Combat Notes - Mil Review Jan 1946 - RAF Bomber Command.png
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Re: Air Attacks on Communications 1944.

Post by Sheldrake » 22 Mar 2023 20:04

The RAF Narrative is available online. The discussion of the Transportation plan starts at P141
https://www.raf.mod.uk/our-organisation ... ope-vol-i/

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Re: Air Attacks on Communications 1944.

Post by tigre » 26 Mar 2023 13:44

Hello to all :D; thanks Richard and Sheldrake for the complements :wink:. More.............................

Air Attacks on Communications 6 March to 6 June 1944.

In order to mislead the Germans as to the location of the planned invasion, and in order to fence in the battle area, the Allies' bombing plan called for the destruction of all highway and railway bridges between the Seine and the Meuse from Paris to Le Havre. Several days prior to the landings, and up to the end of August, these bombings were complemented by attacks on bridges-over the Loire, and the systematic strafing of trains, tracks, and stations of secondary importance.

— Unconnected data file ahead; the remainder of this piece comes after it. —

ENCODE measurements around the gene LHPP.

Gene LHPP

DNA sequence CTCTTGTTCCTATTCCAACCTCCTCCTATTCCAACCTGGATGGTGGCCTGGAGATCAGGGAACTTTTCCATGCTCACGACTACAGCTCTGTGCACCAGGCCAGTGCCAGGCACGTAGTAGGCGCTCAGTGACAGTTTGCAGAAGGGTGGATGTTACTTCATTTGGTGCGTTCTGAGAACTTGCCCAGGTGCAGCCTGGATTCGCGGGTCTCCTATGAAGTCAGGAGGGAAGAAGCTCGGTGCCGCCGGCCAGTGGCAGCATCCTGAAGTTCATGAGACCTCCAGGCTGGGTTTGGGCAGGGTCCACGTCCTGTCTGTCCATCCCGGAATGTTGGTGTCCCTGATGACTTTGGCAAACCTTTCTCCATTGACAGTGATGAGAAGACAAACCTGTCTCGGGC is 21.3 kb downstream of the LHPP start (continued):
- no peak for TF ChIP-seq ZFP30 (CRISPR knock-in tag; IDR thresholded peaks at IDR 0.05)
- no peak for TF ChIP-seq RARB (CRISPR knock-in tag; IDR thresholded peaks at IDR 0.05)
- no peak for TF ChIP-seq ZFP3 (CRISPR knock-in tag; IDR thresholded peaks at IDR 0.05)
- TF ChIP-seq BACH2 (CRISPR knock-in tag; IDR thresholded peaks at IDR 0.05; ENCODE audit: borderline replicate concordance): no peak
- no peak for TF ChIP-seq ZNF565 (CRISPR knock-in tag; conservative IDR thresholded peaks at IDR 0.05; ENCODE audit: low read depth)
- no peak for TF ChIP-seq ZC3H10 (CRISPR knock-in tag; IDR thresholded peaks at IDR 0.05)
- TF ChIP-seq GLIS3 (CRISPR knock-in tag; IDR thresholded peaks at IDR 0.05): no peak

The operations were carried out by the fighters, fighter-bombers, and medium bombers of the American Eighth and Ninth Air Forces and the British Second Tactical Air Force.

On 7 May, the day the second phase began, bridges at Mantes, Marines, Oissel, Orival, Serqueux, and Vernon were attacked. However, the attacks against the bridges did not reduce the tempo of the attacks by heavy bombers on the switch yards and engine sheds.

On 10 May, the Allies inaugurated new tactics; the daylight bombing of targets by American medium and fighter-bombers and night bombings carried out by the heavy bombers of the RAF. The Fives-Lille switch yards were bombed at 1600 on that day by medium bombers and again at 2330 by heavy bombers. That attack cut the Lille-Tournai and Lille-Belgium lines and stopped rail traffic for several days. The same technique was used on the 27th against the rail yards of Amiens-Longueau.